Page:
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A Methodology for Collecting Data on Encampment Responses and their Associated Cost

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A Methodology for Collecting Data on Encampment Responses and their Associated Cost

A Methodology for Collecting Data on Encampment Responses and their Associated Cost

Encampments of people experiencing homelessness are an increasingly prevalent phenomenon, consistent with the overall national increase in unsheltered homelessness rates. To help understand the nature of encampments, responses to encampments, and how much those efforts cost, the U.S. Department of Housing and Urban Development’s Office of Policy Development and Research and the Office of the Assistant Secretary of Planning and Evaluation at the U.S. Department of Health and Human Services launched a joint study in 2019. In the study’s final report, “Exploring Homelessness Among People Living in Encampments and Associated Cost: City Approaches to Encampments and What They Cost,” researchers collected and analyzed data to broaden the understanding of encampments and summarize current strategies to address them and their associated costs. The research documented the ways in which communities are working to broaden the reach of their homeless systems by highlighting responses that guide encampment residents toward permanent housing solutions, including programs using the Housing First model, through outreach and other services.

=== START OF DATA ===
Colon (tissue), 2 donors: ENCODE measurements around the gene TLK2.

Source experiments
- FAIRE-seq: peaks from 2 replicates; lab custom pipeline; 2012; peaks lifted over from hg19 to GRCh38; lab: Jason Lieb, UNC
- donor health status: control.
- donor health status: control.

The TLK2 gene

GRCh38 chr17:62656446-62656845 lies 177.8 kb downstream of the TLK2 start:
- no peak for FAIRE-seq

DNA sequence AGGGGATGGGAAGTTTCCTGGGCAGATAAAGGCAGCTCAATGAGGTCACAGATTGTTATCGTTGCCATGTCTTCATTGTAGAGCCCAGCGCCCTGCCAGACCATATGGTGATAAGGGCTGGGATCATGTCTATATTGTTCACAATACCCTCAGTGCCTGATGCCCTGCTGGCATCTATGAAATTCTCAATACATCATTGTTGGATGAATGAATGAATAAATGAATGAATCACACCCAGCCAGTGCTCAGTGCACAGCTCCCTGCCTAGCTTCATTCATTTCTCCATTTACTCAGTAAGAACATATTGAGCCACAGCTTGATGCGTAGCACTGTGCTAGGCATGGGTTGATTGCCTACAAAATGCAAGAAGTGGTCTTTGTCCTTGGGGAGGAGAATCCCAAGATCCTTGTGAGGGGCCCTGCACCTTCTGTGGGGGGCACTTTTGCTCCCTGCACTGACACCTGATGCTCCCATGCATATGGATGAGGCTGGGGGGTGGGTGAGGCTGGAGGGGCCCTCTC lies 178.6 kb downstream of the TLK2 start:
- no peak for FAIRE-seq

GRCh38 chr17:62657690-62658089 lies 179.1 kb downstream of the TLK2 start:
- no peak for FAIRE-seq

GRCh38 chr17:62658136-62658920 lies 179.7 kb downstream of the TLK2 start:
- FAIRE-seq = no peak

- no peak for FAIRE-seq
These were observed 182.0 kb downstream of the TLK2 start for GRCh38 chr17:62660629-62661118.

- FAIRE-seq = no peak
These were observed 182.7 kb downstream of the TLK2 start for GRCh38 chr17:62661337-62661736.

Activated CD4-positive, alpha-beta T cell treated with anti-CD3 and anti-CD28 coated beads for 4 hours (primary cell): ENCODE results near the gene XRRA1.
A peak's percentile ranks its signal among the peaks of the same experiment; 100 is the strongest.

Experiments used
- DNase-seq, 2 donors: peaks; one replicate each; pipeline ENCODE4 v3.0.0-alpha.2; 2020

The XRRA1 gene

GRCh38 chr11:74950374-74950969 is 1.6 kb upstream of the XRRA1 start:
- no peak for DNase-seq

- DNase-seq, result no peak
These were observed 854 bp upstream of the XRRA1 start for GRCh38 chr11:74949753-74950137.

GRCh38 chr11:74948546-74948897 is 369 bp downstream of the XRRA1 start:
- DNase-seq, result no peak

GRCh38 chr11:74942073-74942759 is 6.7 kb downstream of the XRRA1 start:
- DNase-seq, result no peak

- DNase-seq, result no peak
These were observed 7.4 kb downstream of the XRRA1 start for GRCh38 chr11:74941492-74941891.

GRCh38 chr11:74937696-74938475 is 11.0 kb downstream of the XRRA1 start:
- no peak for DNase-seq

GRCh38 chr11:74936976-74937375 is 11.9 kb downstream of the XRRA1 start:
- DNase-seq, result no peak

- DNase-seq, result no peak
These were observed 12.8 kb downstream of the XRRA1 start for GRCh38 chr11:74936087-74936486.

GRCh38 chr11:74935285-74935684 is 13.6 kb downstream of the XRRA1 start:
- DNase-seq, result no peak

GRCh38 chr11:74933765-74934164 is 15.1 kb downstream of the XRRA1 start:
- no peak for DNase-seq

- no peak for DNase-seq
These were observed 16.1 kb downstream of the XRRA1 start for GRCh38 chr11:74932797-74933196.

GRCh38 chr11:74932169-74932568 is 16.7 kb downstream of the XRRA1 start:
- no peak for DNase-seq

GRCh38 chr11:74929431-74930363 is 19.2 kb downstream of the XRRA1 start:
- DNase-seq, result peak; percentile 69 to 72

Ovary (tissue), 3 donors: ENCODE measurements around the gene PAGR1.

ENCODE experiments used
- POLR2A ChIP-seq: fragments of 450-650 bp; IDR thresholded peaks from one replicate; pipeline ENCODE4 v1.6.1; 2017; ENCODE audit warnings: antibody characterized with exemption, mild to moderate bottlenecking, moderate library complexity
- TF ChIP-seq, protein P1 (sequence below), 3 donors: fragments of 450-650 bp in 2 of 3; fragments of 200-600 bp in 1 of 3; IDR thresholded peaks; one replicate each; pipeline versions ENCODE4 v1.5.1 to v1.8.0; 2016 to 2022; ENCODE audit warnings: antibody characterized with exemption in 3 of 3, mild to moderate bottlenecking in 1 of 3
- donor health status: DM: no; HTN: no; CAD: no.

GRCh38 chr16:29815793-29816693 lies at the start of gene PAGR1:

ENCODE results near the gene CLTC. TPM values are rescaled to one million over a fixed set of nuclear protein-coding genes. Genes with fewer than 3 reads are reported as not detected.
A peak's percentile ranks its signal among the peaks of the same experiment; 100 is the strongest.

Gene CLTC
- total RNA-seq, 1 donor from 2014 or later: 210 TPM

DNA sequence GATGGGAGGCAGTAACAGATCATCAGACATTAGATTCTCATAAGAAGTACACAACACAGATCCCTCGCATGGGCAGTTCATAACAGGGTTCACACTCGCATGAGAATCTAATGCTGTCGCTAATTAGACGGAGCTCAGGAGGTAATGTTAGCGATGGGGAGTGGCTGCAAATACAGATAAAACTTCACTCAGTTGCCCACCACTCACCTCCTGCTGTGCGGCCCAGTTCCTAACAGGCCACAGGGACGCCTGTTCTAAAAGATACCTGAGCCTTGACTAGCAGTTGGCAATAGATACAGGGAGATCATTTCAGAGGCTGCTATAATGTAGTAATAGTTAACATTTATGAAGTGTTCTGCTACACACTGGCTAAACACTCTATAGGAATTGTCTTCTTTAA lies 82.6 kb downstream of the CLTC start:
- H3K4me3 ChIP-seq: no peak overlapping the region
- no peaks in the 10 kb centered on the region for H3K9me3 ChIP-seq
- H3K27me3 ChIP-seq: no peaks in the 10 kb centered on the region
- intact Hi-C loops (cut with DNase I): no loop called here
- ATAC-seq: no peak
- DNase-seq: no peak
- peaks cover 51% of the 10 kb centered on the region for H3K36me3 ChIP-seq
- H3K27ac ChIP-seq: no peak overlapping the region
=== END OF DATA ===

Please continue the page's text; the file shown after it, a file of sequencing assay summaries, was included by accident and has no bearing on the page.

Research Methodology

The researchers analyzed data from a literature review, telephone interviews, and site visits to determine the common characteristics of encampments and their inhabitants. Conducted at the end of 2018, the review contains information from nine interviews with experts who described current research and the factors that cause encampment residents to congregate. The researchers conducted 39 telephone interviews across 9 cities to highlight the jurisdictions’ responses to encampments and the availability of cost data in each city. Factors such as geography, rates of unsheltered homelessness, and variance in housing affordability aided the selection of Tacoma, Washington; San Jose, California; Chicago; and Houston for the site visits. In these four cities, the site visits were crucial for gathering observational data, interviewing encampment residents, and collecting cost information.

During the site visits, researchers met with staff from cities and other local entities to inventory encampment responses and their associated costs. The study team used three approaches to analyze cost data. Acquiring budget data was the primary approach to determine encampment costs, which sometimes were estimated when budget data was available only for homelessness overall. All cost data was from fiscal year 2019 or, in the case that data was only available from a previous year, was extrapolated and estimated for FY 2019.

The report streamlines this methodology to a five-step approach that other policymakers and stakeholders who are addressing encampments can use in their cities. The steps are to define the scope of cost estimate, inventory the activities through observation or interviews, list the stakeholders, gather costs by engaging with and interviewing stakeholders, and finally analyze the cost data.

The Nature of Encampments and Their Residents